KAILUA — It was like a watercolor dream, blurry at the edges, filled with jungle greens and cerulean sky. It was quiet and lush in a way that only Hawaii can be.
Was this place real or had I dreamed it? After all, it had been more than 50 years since I first saw it and more than three decades since I last laid eyes on this heiau, a Hawaiian temple in the windward Oahu town where I once lived.
But where was it? It’s a state park so surely I could find it easily, although given my map dysfunction, “easily” was a tad optimistic.
As I drove through residential areas off Kailua Road, I grew more frustrated. Where was Ulupo Heiau?
Back, well hidden a short distance from the YMCA.
On a warm Sunday afternoon in September, I wandered down a path that took me to the base of the temple, about 180 feet long by 140 feet wide and, at one time, as many as 30 feet tall.
My jaw dropped, the same reaction that overwhelmed me at Mexico’s Teotihuacan pyramids or the structures of Peru’s Machu Picchu.
Although a plaque placed in 1962 credits menehune, Hawaii’s small people said to be possessed of magical powers, with the creation of this heiau, it was more likely hardworking Hawaiians who passed the basalt rock hand over hand from west Oahu — about 10 miles away, said Kalani Kaanaana, director of Hawaiian cultural affairs for the Hawaii Tourism Authority.
And, once again, I was in thrall of humanity’s desire to create something that defies time but dismayed by that same humanity’s desire to destroy what it does not understand or accept.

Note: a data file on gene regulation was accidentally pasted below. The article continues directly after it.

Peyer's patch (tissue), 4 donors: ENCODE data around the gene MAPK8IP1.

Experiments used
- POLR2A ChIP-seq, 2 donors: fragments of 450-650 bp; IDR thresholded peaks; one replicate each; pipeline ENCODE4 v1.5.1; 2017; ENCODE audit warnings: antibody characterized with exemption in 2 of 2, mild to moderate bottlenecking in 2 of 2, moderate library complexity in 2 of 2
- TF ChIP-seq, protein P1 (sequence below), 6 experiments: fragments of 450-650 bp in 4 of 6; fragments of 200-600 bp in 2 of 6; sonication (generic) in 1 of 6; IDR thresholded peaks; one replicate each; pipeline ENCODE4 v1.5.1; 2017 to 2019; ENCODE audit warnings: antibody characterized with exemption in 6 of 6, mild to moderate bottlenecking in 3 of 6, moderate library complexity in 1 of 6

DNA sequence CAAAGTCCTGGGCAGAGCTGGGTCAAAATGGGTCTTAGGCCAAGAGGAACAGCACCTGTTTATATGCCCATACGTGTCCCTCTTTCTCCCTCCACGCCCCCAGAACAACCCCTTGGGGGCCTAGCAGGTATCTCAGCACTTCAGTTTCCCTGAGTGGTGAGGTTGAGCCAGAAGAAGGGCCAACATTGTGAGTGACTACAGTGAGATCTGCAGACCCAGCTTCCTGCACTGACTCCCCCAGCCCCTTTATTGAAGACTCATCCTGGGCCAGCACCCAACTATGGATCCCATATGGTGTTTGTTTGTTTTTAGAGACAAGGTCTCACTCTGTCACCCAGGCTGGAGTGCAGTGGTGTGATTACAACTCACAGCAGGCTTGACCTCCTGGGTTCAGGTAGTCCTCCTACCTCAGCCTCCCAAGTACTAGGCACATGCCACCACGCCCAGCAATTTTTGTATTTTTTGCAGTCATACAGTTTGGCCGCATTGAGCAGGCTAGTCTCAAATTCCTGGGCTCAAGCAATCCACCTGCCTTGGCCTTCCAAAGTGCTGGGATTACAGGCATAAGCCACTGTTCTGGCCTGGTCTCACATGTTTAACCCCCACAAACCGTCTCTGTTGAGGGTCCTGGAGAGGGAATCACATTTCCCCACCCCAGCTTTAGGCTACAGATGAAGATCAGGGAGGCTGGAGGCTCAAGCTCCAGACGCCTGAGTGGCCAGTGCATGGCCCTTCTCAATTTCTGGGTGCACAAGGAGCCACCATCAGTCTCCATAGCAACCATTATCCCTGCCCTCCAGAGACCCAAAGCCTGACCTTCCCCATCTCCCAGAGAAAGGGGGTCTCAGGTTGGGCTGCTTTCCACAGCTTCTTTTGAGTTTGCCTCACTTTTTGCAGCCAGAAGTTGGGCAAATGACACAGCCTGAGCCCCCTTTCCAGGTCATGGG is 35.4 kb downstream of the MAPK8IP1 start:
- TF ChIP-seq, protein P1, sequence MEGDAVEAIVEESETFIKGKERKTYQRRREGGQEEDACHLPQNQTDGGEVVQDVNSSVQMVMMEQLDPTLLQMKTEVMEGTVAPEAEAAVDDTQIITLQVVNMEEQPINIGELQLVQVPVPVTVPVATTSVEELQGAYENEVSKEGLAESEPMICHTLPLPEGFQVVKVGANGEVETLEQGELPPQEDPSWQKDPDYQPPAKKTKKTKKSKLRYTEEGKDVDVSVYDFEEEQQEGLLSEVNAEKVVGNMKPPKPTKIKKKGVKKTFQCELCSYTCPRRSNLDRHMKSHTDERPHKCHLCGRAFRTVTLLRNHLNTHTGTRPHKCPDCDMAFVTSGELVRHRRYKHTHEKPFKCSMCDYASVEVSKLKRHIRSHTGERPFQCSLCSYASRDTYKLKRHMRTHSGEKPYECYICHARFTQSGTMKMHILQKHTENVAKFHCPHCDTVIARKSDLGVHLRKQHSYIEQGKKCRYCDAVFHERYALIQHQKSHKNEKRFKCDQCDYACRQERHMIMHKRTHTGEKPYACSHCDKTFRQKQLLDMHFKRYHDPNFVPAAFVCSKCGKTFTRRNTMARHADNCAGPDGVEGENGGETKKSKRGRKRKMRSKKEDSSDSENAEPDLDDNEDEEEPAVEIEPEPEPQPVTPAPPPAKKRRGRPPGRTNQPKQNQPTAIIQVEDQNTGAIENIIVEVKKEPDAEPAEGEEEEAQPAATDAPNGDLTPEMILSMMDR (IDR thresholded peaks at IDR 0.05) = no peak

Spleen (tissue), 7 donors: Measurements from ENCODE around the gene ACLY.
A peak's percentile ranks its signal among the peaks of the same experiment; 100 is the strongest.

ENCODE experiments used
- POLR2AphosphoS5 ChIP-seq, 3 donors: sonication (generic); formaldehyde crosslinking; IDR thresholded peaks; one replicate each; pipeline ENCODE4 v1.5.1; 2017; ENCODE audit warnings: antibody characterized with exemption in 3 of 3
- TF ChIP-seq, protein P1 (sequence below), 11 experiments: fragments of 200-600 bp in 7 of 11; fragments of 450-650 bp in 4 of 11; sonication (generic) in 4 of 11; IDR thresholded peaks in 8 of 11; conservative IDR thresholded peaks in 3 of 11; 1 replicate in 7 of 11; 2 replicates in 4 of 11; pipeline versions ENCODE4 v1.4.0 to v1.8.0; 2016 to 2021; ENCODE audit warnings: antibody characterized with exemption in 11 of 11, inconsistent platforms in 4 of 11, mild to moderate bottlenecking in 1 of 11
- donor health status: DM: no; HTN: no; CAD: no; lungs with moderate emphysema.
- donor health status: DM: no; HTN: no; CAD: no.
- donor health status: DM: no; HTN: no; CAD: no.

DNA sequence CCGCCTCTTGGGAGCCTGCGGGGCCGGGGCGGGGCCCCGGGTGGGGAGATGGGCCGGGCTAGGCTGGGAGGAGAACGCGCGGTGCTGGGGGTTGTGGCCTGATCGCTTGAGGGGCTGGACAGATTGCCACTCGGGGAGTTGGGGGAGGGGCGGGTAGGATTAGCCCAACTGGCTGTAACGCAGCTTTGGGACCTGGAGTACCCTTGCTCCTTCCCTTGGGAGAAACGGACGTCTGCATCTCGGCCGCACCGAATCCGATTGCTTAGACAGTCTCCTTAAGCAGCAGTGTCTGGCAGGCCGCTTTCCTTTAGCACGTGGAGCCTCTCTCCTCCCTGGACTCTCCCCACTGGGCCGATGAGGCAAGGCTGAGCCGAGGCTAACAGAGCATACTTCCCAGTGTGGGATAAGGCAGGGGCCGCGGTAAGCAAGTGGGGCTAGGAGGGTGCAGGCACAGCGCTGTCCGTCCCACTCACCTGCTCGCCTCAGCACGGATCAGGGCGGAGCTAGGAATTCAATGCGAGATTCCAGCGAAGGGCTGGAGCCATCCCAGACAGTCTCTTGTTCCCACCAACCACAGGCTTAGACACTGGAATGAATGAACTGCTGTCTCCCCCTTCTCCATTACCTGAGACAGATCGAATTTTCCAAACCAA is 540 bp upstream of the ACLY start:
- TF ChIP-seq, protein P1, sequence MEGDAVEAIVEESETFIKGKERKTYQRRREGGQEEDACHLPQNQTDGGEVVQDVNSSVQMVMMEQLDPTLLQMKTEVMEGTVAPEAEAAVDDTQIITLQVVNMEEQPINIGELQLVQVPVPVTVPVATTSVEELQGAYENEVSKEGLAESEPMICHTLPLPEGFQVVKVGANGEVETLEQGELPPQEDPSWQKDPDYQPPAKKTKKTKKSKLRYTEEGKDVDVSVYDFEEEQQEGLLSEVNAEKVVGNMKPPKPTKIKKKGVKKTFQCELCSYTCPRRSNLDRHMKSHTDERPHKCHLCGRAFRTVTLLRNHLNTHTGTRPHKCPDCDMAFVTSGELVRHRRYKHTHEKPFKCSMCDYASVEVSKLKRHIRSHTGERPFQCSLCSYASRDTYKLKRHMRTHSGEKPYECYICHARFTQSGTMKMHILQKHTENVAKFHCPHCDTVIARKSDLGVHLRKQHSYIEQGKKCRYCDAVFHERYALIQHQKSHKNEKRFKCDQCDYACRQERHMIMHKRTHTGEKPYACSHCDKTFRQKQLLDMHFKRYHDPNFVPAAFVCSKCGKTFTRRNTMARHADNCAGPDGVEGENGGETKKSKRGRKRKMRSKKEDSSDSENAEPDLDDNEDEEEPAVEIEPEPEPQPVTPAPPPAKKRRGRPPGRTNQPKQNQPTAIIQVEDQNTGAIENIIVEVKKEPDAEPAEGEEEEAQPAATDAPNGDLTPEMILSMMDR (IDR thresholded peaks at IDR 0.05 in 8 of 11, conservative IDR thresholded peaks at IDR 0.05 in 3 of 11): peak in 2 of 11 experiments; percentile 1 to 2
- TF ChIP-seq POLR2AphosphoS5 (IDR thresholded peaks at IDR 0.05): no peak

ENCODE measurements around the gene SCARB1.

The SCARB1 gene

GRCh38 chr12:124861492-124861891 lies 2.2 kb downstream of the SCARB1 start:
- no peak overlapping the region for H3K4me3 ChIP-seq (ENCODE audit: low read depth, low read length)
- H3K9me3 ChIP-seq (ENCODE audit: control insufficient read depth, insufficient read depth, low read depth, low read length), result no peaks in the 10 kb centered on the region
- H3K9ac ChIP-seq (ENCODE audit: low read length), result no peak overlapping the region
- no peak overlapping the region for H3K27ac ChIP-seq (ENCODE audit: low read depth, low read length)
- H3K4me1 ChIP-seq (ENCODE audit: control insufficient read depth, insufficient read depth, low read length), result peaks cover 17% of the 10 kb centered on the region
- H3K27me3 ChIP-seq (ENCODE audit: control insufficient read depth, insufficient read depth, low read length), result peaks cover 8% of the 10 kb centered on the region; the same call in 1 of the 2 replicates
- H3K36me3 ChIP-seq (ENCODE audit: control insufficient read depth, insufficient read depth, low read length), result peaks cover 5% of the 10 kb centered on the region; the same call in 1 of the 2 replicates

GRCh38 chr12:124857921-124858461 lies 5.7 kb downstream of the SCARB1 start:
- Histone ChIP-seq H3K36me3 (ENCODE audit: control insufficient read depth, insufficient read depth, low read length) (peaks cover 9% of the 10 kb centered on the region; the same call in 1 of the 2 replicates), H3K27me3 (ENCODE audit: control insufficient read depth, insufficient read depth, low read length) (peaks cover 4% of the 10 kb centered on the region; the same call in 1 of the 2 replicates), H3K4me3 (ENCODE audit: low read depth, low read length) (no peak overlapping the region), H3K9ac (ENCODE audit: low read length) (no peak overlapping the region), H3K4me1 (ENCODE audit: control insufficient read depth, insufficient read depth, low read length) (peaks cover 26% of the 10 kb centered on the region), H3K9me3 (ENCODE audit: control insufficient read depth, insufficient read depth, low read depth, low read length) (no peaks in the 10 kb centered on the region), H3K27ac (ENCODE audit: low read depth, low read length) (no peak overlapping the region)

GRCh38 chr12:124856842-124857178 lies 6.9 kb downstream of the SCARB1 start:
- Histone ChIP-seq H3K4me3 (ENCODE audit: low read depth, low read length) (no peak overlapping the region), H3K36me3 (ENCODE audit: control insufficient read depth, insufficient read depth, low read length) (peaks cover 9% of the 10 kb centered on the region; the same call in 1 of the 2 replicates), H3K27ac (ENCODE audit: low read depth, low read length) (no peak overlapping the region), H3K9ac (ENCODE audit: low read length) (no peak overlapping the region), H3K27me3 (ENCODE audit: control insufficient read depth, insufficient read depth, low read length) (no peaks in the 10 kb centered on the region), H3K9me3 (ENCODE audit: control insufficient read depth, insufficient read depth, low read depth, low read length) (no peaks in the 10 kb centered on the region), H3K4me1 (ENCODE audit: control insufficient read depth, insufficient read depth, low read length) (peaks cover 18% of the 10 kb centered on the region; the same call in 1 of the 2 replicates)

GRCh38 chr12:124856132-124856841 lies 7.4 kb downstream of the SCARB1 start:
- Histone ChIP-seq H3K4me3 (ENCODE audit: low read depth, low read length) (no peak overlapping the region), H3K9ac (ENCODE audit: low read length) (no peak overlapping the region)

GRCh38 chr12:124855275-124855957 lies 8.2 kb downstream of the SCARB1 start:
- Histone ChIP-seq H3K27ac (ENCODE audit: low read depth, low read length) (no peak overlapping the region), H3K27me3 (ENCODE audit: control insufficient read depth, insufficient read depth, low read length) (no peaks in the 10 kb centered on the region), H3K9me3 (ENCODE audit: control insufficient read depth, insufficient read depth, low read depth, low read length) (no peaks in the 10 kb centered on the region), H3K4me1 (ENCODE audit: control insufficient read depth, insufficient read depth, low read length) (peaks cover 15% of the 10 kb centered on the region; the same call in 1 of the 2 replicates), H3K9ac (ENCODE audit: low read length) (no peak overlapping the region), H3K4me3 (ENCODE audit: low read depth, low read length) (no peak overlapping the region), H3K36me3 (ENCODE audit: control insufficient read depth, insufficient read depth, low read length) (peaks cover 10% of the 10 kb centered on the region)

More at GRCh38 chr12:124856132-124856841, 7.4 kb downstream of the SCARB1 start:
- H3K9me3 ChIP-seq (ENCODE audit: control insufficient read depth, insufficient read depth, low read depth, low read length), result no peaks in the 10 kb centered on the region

Heiaus are sacred sites and should be approached just as you would a great cathedral. The gilt that adorns those grand places of worship is here too, but it is the nature that is the gold: the sound of songbirds (some of which are returning to Ulupo after a long absence, Kaanaana said), the flit of a butterfly, a gentle breeze that rustles the greenery.
It is a place that encourages quiet and contemplation to envision what it once was.
It dates back more than half a century, and was originally agricultural in nature. Taro (kalo is the Hawaiian word), a staple, bananas, sweet potatoes and sugar cane were among the crops grown.
Fishponds that may have covered as many as 400 of the more than 800 acres provided protein — “our refrigerator,” Kaanaana called it.
Today, taro again is being grown as the land has been reclaimed from years of overgrowth.
But nature is not to blame for the destruction of temples.
Kamehameha, who would ultimately become king of Hawaii, won one of the most important battles in his fight to unify the islands in 1795 at Nuuanu Pali, whose peaks you may pass if you come here from Waikiki. By 1810, the islands were as one.
Kamehameha had help in his quest to defeat his enemies, thanks to munitions from Europeans.
In the ensuing decades, white settlers increasingly undermined and depleted the power of the Hawaiian monarchy, and the culture and religious practices of its people.
It is possible that Ulupo was abandoned by the time Kamehameha won the battle for Oahu, but the arrival of missionaries also may have contributed to the abandonment or destruction. It is thought there were two other heiaus in Kailua, but they are lost to time.
There are others on Oahu where history and meaning are clearer, including Puu o Mahuka Heiau, which overlooks Waimea Bay and is said to be the largest on Oahu.
But Ulupo is special, perhaps because it was once near home, perhaps because its past was once ignored and now is being preserved.
The leaves of the taro that is again grown here look like hearts, reminding me that home is always where the heart is. That is the message the quiet whispers to me.
Info: Ulupo Heiau is open until dark. 635 Manu Oo St., Kailua. Free.